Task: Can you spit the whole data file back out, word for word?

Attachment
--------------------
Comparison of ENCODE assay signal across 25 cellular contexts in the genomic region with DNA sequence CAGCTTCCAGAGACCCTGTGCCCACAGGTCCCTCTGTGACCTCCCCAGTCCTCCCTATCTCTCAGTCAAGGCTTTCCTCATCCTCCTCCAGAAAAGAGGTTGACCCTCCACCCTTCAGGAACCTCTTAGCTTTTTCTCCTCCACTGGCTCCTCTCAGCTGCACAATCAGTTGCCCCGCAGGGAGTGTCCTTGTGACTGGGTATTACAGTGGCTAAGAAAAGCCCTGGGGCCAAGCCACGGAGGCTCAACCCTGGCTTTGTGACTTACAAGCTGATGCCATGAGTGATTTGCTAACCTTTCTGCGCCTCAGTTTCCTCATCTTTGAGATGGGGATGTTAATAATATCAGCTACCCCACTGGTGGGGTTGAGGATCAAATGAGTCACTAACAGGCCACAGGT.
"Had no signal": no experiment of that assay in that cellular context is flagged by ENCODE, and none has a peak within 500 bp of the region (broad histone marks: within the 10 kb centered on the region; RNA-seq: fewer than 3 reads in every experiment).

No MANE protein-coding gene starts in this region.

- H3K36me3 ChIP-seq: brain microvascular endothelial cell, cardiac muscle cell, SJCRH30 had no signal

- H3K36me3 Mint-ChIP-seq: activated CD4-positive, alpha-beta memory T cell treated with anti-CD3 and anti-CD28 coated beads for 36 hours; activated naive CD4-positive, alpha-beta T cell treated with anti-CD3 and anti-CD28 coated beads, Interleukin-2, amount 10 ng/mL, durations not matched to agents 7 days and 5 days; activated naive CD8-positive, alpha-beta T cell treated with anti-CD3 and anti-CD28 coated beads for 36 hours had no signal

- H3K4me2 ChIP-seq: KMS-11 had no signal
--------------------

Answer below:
Comparison of ENCODE assay signal across 25 cellular contexts in the genomic region with DNA sequence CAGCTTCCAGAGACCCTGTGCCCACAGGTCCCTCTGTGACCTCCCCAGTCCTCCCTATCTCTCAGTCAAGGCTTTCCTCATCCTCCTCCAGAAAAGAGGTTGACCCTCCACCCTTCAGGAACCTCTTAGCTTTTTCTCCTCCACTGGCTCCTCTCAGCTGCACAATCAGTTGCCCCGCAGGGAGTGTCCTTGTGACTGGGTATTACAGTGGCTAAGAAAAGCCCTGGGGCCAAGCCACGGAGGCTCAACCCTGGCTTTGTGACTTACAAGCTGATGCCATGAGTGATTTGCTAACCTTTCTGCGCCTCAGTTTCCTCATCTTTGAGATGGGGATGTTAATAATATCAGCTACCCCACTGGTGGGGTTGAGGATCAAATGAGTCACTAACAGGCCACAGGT.
"Had no signal": no experiment of that assay in that cellular context is flagged by ENCODE, and none has a peak within 500 bp of the region (broad histone marks: within the 10 kb centered on the region; RNA-seq: fewer than 3 reads in every experiment).

No MANE protein-coding gene starts in this region.

- H3K36me3 ChIP-seq: brain microvascular endothelial cell, cardiac muscle cell, SJCRH30 had no signal

- H3K36me3 Mint-ChIP-seq: activated CD4-positive, alpha-beta memory T cell treated with anti-CD3 and anti-CD28 coated beads for 36 hours; activated naive CD4-positive, alpha-beta T cell treated with anti-CD3 and anti-CD28 coated beads, Interleukin-2, amount 10 ng/mL, durations not matched to agents 7 days and 5 days; activated naive CD8-positive, alpha-beta T cell treated with anti-CD3 and anti-CD28 coated beads for 36 hours had no signal

- H3K4me2 ChIP-seq: KMS-11 had no signal